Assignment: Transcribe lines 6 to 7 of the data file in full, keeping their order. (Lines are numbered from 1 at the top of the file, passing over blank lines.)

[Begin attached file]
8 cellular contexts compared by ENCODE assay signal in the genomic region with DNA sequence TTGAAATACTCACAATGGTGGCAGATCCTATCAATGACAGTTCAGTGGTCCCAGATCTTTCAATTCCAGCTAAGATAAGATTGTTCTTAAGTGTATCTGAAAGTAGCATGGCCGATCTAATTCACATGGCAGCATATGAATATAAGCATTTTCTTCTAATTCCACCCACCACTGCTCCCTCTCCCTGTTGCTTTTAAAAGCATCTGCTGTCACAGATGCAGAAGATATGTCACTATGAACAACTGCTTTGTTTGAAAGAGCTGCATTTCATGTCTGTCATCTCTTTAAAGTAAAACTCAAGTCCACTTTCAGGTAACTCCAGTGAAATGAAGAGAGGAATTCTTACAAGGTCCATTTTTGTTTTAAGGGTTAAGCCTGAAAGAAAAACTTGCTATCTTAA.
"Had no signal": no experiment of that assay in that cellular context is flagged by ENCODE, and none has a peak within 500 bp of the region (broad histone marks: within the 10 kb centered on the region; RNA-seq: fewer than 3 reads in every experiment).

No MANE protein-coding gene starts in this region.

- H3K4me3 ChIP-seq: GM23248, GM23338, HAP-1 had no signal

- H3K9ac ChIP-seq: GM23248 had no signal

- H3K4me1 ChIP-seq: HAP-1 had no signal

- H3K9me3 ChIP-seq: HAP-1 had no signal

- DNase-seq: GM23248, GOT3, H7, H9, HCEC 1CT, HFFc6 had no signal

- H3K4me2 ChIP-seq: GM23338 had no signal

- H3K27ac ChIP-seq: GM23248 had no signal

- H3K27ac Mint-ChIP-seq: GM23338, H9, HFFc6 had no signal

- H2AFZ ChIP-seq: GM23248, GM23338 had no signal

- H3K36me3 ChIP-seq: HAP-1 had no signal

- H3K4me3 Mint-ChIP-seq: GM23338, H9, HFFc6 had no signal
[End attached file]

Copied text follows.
- H3K4me1 ChIP-seq: HAP-1 had no signal

- H3K9me3 ChIP-seq: HAP-1 had no signal